Eran Sharon knows nothing of his father except that he left when Eran was a baby. Now a senior in high school and living with his protective but tight-lipped mother, Eran is a passionate young man deeply interested in social justice and equality. When he learns that the Houston police have launched a program to increase traffic stops, Eran organizes a peaceful protest. But a heated moment at the protest goes viral, and a reporter connects the Sharon family to a tragedy fifteen years earlier — and asks if Eran is anything like his father, a supposed terrorist. Soon enough, Eran is wondering the same thing, especially when the people he’s gone to school and temple with for years start to look at him differently. Timely, powerful, and full of nuance, Rafi Mittlefehldt’s sophomore novel confronts the prejudices, fears, and strengths of family and community, striking right to the heart of what makes us who we are.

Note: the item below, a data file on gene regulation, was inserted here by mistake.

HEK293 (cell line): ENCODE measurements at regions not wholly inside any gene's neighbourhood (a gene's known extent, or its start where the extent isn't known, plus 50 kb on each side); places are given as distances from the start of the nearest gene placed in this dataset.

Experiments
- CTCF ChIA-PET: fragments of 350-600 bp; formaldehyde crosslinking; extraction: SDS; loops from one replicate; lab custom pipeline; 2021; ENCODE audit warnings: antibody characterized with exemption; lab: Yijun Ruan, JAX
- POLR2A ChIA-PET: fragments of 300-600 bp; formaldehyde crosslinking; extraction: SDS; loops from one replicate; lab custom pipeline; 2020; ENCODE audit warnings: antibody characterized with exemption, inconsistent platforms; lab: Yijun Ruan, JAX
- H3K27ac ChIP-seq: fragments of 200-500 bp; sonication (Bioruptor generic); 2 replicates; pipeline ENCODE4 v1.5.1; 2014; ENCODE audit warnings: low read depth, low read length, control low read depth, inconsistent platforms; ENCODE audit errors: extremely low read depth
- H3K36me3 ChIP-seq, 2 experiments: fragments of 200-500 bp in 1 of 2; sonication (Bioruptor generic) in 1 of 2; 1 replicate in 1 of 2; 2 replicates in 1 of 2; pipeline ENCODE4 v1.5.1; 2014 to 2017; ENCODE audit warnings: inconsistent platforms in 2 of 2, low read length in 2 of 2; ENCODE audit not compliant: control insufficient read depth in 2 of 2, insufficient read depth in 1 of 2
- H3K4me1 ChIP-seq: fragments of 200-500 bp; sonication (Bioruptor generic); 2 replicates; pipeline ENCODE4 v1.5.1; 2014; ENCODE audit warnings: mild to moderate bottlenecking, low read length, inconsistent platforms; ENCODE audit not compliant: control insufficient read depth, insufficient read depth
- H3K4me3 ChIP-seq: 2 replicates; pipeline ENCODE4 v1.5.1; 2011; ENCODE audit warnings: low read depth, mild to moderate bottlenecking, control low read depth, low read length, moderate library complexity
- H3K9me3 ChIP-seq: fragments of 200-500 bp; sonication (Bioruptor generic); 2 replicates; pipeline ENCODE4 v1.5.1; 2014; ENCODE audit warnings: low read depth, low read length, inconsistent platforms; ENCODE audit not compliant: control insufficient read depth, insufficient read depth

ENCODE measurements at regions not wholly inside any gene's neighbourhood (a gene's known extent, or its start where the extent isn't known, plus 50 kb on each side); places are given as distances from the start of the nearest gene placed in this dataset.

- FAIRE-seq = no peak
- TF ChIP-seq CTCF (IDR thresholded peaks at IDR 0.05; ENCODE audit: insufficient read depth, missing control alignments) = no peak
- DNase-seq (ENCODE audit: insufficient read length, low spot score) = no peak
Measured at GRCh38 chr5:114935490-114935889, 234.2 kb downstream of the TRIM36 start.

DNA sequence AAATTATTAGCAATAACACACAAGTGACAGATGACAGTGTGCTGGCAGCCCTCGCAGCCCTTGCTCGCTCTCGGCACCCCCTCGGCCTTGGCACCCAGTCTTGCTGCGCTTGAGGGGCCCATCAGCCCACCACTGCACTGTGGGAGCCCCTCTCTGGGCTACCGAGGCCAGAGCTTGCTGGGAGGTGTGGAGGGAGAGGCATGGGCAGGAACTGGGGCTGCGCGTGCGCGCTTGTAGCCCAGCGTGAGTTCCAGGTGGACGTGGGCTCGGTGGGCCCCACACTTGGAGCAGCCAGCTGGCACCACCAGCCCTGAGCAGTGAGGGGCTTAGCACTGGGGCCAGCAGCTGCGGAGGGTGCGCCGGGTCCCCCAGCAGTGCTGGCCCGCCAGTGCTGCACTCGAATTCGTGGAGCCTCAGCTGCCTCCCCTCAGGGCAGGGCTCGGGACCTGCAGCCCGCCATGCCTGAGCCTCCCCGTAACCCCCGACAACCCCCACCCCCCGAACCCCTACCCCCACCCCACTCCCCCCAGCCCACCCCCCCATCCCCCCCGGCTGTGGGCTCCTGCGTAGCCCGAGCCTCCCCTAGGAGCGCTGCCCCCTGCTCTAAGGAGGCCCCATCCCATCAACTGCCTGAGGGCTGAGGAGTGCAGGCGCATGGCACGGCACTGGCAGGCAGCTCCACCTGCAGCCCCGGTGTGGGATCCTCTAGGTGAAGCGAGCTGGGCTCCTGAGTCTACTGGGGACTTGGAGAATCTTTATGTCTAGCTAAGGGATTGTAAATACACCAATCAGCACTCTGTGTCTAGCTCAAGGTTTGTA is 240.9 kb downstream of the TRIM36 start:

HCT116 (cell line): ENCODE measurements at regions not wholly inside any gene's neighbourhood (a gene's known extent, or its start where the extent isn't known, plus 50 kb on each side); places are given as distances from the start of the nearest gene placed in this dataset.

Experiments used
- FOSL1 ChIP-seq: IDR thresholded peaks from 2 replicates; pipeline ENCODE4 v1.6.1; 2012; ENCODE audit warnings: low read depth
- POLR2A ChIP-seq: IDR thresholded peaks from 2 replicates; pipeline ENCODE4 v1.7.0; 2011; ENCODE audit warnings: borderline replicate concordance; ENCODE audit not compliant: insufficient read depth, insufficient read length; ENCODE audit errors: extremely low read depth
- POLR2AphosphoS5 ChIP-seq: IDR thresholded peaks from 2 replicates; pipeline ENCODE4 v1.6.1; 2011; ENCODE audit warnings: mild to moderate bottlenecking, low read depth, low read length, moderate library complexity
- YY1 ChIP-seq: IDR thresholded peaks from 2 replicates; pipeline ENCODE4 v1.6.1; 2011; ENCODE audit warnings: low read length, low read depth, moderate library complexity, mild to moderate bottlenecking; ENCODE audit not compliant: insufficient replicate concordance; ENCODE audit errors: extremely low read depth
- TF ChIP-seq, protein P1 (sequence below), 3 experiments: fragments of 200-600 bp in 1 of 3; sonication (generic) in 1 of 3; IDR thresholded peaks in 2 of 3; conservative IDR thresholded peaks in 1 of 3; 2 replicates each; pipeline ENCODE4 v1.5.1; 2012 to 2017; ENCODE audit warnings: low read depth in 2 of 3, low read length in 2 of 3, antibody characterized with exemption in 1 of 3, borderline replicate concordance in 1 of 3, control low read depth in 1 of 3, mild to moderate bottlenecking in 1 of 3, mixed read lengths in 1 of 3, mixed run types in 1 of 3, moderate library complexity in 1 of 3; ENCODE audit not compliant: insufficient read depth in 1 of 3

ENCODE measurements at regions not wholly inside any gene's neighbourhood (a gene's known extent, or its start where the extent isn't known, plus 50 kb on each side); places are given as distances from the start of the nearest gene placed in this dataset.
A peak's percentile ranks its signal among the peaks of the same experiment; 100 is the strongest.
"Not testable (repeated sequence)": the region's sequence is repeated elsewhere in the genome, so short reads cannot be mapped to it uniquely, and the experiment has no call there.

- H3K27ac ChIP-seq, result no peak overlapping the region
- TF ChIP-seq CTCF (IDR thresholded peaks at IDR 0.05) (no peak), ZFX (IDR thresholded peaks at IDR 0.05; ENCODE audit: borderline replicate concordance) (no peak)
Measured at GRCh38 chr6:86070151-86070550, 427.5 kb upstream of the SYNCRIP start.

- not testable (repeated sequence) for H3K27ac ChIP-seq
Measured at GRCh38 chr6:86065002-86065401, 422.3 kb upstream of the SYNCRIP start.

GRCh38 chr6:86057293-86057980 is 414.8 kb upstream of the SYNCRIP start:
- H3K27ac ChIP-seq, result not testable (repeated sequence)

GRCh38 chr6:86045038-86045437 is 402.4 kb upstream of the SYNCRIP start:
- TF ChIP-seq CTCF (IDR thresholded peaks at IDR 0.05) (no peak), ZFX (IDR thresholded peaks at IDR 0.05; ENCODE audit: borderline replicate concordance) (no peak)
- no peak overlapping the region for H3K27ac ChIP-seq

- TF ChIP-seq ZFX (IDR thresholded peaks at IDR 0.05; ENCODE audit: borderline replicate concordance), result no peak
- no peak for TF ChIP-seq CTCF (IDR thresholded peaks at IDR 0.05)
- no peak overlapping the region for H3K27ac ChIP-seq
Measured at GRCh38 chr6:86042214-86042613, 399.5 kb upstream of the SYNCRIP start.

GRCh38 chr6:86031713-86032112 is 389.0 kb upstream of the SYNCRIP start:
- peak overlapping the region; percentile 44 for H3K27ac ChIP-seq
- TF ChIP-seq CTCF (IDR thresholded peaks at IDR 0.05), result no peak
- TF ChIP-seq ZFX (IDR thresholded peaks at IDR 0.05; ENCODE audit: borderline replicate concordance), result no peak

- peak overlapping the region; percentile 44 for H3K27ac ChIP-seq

What Makes Us
Eran Sharon, an Israeli-American teenager, has always cared deeply about social justice. When a protest he leads in Houston, Texas gets media attention, reporters find out something he never knew: his father, a man he barely remembers, was killed shortly after committing a deadly act of domestic terrorism at an Israeli Day parade when Eran was not yet two years old. As the news spreads, Houston turns against Eran and his mother with dizzying speed. A growing xenophobic and antisemitic movement rises around them, isolating Eran and feeding his own doubts about his past and his future. Does his anger, which sometimes spins into uncontrollable fury, mean he will meet the same fate as his father? This resonant, relatable novel tackles complex themes with humor and empathy. Mittlefehldt’s carefully-written prose honors the little moments that truly shape us — connections with new and old friends, difficult conversations, and thrilling nighttime epiphanies.
Help support the Jewish Book Council.